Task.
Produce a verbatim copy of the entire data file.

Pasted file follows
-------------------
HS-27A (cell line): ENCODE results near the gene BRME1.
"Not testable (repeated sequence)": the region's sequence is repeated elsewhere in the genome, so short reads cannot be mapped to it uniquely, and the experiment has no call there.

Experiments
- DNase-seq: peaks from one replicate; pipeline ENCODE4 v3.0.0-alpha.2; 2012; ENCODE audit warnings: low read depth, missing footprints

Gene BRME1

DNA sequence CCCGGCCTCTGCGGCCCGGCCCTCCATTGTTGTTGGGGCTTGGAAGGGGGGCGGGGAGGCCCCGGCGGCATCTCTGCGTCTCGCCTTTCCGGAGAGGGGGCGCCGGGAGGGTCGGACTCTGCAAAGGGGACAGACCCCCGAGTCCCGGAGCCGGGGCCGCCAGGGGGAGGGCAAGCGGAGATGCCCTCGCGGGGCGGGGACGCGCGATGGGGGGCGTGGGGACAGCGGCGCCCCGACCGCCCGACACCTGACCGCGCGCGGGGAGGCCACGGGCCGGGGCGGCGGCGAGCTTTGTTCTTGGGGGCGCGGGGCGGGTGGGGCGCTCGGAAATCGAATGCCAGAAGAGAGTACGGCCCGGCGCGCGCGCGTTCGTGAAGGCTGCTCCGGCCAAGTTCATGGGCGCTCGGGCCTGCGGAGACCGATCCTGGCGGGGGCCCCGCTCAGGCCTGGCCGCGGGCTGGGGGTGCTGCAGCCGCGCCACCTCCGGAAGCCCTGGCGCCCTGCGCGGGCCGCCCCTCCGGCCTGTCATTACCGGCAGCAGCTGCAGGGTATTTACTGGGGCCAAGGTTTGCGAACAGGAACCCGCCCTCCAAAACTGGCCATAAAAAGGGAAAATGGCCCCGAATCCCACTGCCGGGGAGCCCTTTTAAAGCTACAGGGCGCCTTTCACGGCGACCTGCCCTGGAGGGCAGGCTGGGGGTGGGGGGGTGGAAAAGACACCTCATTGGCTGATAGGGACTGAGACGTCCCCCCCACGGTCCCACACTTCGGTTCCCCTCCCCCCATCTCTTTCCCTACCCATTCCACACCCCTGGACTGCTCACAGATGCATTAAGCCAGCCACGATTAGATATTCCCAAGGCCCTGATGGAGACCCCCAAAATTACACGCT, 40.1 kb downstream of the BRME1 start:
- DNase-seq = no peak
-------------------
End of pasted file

HS-27A (cell line): ENCODE results near the gene BRME1.
"Not testable (repeated sequence)": the region's sequence is repeated elsewhere in the genome, so short reads cannot be mapped to it uniquely, and the experiment has no call there.

Experiments
- DNase-seq: peaks from one replicate; pipeline ENCODE4 v3.0.0-alpha.2; 2012; ENCODE audit warnings: low read depth, missing footprints

Gene BRME1

DNA sequence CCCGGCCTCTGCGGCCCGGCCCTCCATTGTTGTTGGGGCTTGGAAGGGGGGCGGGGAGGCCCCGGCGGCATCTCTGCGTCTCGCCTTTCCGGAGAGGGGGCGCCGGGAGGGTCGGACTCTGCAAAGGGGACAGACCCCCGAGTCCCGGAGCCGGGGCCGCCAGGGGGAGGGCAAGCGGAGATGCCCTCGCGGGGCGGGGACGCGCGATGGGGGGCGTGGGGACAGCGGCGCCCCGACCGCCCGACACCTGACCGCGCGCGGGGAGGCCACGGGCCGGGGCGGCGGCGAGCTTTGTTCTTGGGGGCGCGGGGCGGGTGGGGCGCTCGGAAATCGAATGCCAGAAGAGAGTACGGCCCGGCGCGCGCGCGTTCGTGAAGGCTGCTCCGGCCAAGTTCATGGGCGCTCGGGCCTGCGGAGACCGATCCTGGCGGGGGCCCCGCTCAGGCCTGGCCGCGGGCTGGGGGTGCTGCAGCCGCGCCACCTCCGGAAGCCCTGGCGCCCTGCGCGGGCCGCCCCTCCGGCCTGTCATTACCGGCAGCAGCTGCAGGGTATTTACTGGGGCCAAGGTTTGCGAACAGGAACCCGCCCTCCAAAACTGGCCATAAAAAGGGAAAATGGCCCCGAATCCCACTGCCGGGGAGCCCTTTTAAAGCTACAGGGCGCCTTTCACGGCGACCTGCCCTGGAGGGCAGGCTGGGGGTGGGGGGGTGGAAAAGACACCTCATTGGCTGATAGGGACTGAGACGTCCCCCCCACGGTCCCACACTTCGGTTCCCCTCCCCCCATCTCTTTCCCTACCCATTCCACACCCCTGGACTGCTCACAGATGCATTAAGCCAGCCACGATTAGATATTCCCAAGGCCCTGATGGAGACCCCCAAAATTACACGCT, 40.1 kb downstream of the BRME1 start:
- DNase-seq = no peak